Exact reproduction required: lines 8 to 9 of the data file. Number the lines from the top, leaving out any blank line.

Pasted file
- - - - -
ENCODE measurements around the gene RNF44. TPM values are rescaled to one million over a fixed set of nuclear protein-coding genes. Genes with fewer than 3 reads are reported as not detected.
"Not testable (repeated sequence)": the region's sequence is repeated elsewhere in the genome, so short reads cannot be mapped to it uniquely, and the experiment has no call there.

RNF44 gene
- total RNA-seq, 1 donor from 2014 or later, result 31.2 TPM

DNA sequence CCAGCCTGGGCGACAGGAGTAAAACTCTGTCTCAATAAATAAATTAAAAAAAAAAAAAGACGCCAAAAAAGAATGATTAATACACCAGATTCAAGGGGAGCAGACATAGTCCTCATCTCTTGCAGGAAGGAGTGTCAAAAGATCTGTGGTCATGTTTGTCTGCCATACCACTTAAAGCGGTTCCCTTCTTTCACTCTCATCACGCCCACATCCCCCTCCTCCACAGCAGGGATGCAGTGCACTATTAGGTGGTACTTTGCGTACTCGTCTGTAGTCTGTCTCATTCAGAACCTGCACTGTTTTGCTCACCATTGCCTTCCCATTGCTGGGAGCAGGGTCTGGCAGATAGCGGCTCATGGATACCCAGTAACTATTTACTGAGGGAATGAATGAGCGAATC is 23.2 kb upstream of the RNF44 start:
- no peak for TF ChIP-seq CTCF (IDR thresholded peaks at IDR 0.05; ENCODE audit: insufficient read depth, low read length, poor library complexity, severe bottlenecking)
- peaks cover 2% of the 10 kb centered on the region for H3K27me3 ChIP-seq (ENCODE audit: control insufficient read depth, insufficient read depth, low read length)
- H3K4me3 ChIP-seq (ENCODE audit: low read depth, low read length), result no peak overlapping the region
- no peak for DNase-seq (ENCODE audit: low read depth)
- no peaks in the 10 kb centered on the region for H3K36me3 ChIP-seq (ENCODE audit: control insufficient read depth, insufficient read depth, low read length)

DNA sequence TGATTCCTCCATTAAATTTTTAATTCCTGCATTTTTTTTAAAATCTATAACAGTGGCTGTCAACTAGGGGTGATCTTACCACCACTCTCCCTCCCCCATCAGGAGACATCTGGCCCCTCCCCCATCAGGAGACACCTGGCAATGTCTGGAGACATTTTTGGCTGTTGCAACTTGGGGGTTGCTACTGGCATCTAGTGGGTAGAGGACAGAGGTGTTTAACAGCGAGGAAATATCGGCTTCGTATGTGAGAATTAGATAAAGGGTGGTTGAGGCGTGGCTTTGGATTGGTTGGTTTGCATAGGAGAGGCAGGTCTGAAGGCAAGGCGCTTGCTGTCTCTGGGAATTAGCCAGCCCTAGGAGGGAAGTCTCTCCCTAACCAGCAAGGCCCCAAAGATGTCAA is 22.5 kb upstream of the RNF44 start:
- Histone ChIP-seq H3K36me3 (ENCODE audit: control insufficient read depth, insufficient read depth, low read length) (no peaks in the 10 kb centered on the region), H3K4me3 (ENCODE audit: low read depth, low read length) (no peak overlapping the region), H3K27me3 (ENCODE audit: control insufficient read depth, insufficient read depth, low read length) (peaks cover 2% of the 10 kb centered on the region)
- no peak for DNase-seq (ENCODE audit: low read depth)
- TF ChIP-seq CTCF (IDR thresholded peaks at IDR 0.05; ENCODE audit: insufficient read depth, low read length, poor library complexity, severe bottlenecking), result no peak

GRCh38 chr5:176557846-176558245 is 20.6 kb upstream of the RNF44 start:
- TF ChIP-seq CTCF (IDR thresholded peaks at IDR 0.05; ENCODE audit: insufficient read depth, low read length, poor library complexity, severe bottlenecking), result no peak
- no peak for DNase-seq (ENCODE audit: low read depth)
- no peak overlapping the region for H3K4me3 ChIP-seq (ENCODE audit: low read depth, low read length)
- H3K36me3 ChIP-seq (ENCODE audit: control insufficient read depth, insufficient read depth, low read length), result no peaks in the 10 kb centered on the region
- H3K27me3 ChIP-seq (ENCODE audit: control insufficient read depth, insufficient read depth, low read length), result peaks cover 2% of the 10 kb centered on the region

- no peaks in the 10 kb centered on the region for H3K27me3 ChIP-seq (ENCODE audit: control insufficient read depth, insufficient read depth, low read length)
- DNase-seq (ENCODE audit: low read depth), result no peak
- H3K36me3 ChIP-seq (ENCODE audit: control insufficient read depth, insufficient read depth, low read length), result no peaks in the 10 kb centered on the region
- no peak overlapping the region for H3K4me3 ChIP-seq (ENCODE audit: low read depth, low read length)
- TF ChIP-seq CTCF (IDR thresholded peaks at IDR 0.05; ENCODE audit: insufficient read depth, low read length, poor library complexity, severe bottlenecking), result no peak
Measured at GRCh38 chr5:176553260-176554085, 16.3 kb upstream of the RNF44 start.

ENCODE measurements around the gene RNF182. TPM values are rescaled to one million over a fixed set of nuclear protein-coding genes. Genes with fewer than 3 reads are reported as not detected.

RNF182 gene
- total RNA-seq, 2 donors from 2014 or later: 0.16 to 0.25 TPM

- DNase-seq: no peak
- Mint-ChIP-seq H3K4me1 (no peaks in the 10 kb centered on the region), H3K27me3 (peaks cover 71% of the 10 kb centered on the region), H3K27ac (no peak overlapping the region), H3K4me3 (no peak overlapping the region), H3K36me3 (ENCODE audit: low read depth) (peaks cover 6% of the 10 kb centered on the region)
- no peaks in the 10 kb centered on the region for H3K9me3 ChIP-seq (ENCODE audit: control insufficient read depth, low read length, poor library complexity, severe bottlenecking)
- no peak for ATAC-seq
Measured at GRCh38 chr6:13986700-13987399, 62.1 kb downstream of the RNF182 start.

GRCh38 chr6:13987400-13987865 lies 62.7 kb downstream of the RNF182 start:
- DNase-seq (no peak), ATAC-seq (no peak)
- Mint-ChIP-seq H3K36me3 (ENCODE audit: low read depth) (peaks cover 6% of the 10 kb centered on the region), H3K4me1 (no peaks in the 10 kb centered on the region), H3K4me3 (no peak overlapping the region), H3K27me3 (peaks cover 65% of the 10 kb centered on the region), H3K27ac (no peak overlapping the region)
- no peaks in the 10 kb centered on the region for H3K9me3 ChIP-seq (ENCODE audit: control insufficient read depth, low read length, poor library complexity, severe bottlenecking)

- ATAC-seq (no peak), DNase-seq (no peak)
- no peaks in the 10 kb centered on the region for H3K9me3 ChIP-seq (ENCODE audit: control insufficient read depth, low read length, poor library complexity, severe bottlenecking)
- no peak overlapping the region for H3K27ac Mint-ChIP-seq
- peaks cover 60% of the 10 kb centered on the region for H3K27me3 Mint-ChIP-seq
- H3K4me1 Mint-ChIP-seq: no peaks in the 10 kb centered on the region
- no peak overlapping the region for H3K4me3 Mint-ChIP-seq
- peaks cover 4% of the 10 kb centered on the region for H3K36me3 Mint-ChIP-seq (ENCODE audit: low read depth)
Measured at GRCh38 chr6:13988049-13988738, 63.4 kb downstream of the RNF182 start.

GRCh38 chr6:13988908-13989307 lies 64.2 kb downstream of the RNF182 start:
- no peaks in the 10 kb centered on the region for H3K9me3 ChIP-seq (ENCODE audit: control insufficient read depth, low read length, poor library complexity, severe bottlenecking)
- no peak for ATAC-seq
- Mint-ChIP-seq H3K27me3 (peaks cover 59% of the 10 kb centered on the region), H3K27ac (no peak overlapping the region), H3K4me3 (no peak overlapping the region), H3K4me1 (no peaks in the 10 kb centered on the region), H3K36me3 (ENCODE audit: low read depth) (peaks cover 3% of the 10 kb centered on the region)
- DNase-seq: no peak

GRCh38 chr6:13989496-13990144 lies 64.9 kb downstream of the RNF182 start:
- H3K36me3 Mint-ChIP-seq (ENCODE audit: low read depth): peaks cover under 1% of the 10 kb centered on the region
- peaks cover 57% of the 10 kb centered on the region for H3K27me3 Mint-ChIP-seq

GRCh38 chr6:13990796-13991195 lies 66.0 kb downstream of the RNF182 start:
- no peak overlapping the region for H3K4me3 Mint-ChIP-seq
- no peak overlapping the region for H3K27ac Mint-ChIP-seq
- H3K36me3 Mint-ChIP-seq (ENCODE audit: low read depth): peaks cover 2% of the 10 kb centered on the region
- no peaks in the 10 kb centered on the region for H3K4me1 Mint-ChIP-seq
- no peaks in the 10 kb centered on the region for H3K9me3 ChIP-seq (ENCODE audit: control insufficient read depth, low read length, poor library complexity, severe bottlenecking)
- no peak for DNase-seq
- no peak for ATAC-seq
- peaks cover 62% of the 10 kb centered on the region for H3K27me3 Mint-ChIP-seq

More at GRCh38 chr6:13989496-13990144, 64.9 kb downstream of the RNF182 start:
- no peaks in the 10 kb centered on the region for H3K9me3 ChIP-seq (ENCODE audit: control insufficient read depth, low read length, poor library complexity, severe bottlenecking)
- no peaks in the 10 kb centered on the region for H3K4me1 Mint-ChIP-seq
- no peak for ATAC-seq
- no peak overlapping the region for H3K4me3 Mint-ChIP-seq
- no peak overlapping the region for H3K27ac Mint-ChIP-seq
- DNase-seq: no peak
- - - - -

- H3K4me3 ChIP-seq (ENCODE audit: low read depth, low read length), result no peak overlapping the region
- no peak for DNase-seq (ENCODE audit: low read depth)